Beware of the FTC's Soft Legislating Power
The Federal Trade Commission (FTC) recently demonstrated anew its recurring ability to shape privacy and security practices through "soft legislating." In December 2010, in a preliminary staff report, the FTC proposed that the online advertising ecosystem adopt a "Do Not Track" feature to allow individuals to opt-out from online behavioral targeting. In recent weeks, providers of major Web browsing software answered this call. Microsoft, Mozilla (the maker of Firefox) and Google will now offer "Do Not Track" functionality of various kinds:
- Microsoft announced that it will ship Tracking Protection Lists (TPLs) as a feature in the next version of its Internet Explorer Web browser. The TPL feature allows users to create and modify lists of websites that the browser will visit only if the consumer affirmatively directs the browser to visit such sites. Thus, the behind-the-scenes referrals among website URLs that drive online advertising would not be able to operate, at least with respect to sites on an individual's TPL.
- Mozilla has announced that its engineers are working on a tool for Firefox that will potentially allow users to comprehensively opt-out of online behavioral tracking.
- Google has rolled out a "Keep My Opt-Outs" extension to its popular Chrome browser. This plug-in will allow the user to permanently opt-out of behavioral tracking from companies that participate in relevant self-regulatory programs. Google indicates that more than 50 companies offer opt-outs via such programs, including the 15 largest U.S. ad networks.
It is too soon to say whether such functionality will give consumers a meaningful opt-out. Certainly, pointed threats of new privacy regulation from Congress and the FTC contributed to the rapid industry response. Yet, it should be underscored that the FTC succeeded in this policy round without any explicit statutory authorization, rulemaking or enforcement action.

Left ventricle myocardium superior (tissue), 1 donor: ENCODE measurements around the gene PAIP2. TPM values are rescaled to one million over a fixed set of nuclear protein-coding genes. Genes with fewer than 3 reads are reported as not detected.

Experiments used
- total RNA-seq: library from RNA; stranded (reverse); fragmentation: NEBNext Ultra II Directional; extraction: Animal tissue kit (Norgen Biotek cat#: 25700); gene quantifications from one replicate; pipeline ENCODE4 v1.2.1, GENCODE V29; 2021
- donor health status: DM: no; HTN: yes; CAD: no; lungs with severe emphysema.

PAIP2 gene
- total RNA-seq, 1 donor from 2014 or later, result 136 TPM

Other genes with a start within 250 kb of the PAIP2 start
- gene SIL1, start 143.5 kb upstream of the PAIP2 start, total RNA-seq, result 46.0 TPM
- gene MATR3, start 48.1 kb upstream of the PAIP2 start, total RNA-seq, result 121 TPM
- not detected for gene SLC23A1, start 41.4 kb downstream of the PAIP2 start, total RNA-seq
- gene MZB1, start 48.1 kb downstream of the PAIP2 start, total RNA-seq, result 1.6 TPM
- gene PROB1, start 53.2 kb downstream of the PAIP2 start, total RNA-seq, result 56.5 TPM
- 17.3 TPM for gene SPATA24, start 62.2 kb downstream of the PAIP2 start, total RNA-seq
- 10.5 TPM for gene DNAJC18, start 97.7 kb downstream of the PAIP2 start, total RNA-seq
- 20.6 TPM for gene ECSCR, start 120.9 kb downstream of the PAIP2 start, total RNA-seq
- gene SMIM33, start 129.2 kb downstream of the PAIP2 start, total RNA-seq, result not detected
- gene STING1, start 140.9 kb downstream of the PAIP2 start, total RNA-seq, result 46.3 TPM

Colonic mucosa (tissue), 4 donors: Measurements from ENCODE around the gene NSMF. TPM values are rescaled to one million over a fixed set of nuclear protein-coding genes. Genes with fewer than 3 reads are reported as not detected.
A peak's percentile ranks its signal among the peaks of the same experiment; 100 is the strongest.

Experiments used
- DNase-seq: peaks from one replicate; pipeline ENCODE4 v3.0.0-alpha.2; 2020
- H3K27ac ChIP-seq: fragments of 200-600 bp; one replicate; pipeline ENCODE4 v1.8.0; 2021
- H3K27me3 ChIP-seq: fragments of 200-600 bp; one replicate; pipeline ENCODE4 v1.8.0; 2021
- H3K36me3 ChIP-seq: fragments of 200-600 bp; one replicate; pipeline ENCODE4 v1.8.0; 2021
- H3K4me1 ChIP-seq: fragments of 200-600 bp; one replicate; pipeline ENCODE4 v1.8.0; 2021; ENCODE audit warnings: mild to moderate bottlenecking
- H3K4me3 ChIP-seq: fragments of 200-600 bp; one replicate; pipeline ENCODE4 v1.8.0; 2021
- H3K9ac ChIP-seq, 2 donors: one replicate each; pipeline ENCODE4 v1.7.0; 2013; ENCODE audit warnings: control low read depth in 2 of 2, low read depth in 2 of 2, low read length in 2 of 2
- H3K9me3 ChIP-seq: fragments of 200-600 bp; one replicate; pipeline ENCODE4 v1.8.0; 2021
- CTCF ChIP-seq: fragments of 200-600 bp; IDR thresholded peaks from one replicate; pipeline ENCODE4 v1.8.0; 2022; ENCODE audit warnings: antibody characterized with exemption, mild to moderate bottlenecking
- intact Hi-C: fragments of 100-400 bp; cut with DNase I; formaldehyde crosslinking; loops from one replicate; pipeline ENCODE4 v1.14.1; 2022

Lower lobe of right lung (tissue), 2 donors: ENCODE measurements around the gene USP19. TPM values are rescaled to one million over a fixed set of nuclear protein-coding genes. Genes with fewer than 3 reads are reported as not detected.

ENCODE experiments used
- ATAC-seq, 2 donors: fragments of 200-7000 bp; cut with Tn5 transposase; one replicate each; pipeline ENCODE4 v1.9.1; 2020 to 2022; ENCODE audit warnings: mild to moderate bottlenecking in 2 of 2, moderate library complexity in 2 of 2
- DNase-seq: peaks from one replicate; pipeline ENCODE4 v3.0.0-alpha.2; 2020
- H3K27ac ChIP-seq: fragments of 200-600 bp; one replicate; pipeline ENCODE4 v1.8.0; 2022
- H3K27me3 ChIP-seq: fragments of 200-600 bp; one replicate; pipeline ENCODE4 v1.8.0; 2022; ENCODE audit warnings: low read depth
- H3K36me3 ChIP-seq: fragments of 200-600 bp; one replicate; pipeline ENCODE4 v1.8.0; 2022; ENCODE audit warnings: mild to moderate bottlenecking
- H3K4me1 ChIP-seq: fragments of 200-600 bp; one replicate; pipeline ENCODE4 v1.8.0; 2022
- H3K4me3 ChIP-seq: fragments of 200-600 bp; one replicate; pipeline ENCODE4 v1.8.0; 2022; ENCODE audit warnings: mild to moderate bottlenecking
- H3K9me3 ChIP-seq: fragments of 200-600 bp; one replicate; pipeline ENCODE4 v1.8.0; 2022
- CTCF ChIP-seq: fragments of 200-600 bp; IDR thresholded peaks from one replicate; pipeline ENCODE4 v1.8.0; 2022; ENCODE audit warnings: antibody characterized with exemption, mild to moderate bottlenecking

The FTC has used its informal influence before to great effect. For example, when the FTC launched its telemarketing Do Not Call (DNC) rulemaking in 2002, there were substantial questions as to whether the agency had authority to establish a DNC registry at all, as authorizing statutes were silent on the subject. Confident in the popularity of its telemarketing control program, the FTC collected millions of phone numbers on the DNC registry. As the DNC rules came into effect in October 2003, Congress blinked first, acting quickly to moot legal challenges by granting the FTC specific DNC authority. Today, the DNC registry contains over 200 million phone numbers, and the program is considered a triumph for the FTC.
There are other cases where the consumer protection mission of the FTC, combined with a politically salient issue, have resulted in effective expansion of the agency's power. During a string of high-profile security breaches in 2005, the FTC managed to effectively impose a national minimum data security requirement, without an implementing statute or rule. As reported in Privacy In Focus (see Nahra, "Effective Security Practices Now a National Requirement" [June 2005], the FTC took an enforcement action against a company involved in a security breach although the company had made no representations whatsoever to its customers concerning security protections. To the FTC, in an apparently novel interpretation, the mere failure to develop and implement an effective information security program constituted an "unfair and deceptive" trade practice in violation of sections of the Federal Trade Commission Act, independent of any more specific statutory or regulatory requirements. Consequently, every company had to become familiar with the security program mandated by the FTC enforcement action, so that each company could design an effective security program for its business operations.
Implications for Businesses
More than historical curiosities, these past events are a chilling reminder to businesses today that either depend on online advertising or help provide it. When consumers become sufficiently concerned about a privacy or security issue, the FTC does not necessarily require legislation, a rulemaking or even an enforcement action to effectively strengthen consumer protections that industry must provide. Accordingly, to ward off the FTC's exercise of "soft legislating" power, businesses should ensure that industry self-regulatory mechanisms actually provide consumers meaningful choices. Moreover, industry engagement with the FTC is critical to maintain a regulatory environment-formal and informal-that will keep online advertising revenue flowing.